Migrating physical windows server to Incus

I realise this is not related to incus per se but I any help would be greatly appreciated (I don’t know much about windows in general).
moral of the story is I’m trying to migrate a physical windows server (2019 essential) to a incus VM.
I’m doing so by creating a backup image via the provided windows tool then using the system restore tool via the windows installer in a VM.
This is the error I’m getting and I can’t make heads or tails of it, google search just brings up some topics related to WSL2. (is it a, essential, license limitation?)


The message says that the image should

  1. not be compressed
  2. not be encrypted
  3. not be sparse.

Therefore you would need to use a utility that shows whether an image is compressed, encrypted or sparse, and allows you to convert into uncompressed, unencrypted and not sparse.

This is how I interpret the message. I do not know what tools are available for those tasks. I expect that there should be such utilities around.

prior to trying this method with the actual windows machine itself I simulated it by creating a windows 2019 server VM and going through the very same steps to see if this method works at all and suffice to say it did.
now then what, how and why changed I do not know. Given the fact the image is produced through the very same mechanism one should expect it to work but then again it is MS we’re dealing with here.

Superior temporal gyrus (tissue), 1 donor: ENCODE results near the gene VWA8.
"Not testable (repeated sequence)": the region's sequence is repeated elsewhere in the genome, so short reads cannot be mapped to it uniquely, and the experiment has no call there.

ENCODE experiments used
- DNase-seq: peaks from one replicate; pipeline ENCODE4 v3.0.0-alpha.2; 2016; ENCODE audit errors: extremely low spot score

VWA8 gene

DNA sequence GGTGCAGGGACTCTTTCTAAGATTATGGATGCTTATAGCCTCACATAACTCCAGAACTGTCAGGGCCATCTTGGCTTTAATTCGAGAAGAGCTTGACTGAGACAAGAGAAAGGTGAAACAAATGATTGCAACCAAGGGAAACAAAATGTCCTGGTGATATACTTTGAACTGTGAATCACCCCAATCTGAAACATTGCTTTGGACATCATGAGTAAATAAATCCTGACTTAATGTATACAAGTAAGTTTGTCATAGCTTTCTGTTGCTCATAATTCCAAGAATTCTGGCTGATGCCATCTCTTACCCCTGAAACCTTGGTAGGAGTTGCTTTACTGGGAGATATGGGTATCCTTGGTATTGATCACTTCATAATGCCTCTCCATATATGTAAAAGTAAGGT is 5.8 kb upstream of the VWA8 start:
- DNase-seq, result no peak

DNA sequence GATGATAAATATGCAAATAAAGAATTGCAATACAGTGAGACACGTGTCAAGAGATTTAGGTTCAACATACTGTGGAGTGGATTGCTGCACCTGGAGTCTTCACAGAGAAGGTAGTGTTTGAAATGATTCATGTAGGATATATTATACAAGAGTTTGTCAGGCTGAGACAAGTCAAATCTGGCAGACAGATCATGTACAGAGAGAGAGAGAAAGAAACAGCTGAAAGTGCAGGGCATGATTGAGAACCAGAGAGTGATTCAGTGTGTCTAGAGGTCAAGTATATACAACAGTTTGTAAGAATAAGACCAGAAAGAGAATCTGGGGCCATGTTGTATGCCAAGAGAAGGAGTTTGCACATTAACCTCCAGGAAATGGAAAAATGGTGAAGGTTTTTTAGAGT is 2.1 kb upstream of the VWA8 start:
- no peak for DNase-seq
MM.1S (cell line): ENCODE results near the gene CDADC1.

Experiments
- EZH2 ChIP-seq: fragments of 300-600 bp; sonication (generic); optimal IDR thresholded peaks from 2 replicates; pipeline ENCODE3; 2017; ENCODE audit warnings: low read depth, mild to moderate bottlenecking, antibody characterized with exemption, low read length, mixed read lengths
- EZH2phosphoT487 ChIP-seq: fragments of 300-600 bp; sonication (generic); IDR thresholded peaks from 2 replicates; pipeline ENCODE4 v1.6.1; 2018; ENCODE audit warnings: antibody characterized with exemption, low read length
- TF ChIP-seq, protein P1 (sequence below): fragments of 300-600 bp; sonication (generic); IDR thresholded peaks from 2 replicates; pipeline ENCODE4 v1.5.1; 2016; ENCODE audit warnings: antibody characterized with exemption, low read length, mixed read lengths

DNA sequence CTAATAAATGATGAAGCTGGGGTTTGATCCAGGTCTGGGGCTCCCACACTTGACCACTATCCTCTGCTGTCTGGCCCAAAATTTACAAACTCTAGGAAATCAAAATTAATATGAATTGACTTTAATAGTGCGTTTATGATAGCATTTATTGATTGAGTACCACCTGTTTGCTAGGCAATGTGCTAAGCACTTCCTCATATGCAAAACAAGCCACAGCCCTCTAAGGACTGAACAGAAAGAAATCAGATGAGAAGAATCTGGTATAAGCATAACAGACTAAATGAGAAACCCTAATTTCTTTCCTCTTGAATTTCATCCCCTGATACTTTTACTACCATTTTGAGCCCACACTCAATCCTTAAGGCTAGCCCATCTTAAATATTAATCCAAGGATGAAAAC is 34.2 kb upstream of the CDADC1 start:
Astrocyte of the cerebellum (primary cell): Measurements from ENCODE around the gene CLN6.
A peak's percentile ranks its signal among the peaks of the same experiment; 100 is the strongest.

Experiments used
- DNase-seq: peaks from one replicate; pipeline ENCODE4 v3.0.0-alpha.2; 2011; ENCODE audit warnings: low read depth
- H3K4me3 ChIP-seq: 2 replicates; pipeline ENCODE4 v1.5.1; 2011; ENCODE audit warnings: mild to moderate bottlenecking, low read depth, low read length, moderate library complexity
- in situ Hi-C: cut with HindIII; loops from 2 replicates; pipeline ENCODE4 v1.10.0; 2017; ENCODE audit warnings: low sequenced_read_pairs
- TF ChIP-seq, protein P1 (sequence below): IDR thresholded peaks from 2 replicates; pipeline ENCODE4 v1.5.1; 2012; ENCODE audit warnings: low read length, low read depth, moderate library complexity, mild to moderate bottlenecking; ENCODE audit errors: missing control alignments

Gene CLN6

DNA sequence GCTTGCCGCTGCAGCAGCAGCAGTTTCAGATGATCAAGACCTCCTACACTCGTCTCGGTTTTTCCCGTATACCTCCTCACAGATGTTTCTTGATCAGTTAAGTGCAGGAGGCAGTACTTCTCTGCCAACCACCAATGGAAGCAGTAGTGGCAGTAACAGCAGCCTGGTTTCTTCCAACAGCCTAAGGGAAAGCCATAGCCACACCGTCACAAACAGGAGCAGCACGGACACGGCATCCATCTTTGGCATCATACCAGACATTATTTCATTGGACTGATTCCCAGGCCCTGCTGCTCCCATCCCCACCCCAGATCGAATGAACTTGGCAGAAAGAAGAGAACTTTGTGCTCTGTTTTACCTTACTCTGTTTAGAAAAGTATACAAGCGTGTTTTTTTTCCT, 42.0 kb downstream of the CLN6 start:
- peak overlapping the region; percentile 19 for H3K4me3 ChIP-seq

I hope someone can shed some light on this

Which exactly was that tool? It looks there are loads of them.

the built-in windows server backup tool. it produces a full system recovery image then you can use that in combination with the windows installation mediums included recovery environment to rebuild the windows instance as it was.

Do some searching on those search terms. My first result was WSL2: Virtual hard disk files must be uncompressed and unencrypted and must not be sparse · Issue #4103 · microsoft/WSL · GitHub You would need to search a bit more about the part regarding sparse files.

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So it turns out it was something to do with the Samba share I was using to take the backup, again I don’t know much about Samba and rarely ever do I use samba and it certainly appears like it’s not a fire-and-forget type thing you can use in a hurry, no it is not :slight_smile: